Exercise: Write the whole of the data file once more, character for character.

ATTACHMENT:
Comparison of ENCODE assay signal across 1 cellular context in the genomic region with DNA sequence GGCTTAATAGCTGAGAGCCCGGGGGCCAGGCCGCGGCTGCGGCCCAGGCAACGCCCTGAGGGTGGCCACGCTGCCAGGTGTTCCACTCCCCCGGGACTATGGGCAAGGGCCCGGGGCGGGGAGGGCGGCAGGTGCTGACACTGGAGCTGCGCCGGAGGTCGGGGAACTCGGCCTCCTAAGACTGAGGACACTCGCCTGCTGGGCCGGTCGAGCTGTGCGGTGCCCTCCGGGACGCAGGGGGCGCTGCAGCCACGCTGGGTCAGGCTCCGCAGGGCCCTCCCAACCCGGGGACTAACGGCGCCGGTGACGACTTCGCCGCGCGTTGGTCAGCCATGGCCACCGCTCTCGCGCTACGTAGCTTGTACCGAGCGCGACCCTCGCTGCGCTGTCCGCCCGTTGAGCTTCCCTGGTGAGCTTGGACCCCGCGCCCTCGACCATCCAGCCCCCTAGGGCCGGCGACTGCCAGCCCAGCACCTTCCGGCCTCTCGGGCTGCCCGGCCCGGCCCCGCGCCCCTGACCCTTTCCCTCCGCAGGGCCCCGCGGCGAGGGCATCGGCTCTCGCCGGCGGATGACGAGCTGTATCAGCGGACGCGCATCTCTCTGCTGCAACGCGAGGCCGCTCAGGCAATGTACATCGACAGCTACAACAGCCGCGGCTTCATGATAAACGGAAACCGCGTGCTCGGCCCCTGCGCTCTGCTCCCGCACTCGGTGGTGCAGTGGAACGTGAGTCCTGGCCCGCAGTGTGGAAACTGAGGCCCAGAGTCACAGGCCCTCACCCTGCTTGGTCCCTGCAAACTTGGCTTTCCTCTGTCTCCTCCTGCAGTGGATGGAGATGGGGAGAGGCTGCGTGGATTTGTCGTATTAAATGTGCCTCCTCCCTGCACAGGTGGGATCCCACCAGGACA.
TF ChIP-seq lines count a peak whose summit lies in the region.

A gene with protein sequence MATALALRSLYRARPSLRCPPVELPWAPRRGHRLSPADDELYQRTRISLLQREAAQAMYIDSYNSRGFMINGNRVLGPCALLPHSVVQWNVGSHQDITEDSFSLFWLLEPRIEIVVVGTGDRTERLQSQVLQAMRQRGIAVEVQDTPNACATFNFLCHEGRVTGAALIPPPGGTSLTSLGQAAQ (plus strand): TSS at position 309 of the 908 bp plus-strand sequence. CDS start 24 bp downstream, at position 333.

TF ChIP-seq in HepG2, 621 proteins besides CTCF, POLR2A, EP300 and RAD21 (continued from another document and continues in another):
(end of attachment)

Comparison of ENCODE assay signal across 1 cellular context in the genomic region with DNA sequence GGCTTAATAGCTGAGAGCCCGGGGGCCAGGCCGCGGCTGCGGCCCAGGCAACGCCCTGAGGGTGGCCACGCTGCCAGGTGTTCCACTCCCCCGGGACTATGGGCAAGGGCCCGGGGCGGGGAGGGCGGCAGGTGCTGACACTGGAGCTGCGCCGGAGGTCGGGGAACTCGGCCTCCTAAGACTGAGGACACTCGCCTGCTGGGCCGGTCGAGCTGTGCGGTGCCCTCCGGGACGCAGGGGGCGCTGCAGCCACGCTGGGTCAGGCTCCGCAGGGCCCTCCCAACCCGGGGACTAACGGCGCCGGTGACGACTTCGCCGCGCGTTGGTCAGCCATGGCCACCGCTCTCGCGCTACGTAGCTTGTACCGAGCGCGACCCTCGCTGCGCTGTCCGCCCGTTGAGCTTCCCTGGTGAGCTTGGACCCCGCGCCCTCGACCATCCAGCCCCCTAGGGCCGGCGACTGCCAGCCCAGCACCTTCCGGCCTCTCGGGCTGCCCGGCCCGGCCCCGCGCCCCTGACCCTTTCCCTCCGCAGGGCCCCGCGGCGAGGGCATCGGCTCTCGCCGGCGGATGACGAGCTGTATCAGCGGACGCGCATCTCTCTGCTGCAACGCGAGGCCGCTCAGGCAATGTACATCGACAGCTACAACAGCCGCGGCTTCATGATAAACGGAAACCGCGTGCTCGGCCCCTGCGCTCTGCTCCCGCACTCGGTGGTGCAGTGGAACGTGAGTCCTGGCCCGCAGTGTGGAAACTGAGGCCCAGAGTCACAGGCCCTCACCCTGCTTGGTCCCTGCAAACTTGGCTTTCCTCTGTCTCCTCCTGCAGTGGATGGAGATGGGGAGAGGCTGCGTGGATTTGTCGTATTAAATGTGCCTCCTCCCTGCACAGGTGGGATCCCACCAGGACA.
TF ChIP-seq lines count a peak whose summit lies in the region.

A gene with protein sequence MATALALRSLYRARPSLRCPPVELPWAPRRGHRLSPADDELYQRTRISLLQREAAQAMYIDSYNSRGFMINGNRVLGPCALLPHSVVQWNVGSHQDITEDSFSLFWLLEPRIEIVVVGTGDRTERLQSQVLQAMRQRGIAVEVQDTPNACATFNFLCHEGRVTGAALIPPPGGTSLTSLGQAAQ (plus strand): TSS at position 309 of the 908 bp plus-strand sequence. CDS start 24 bp downstream, at position 333.

TF ChIP-seq in HepG2, 621 proteins besides CTCF, POLR2A, EP300 and RAD21 (continued from another document and continues in another):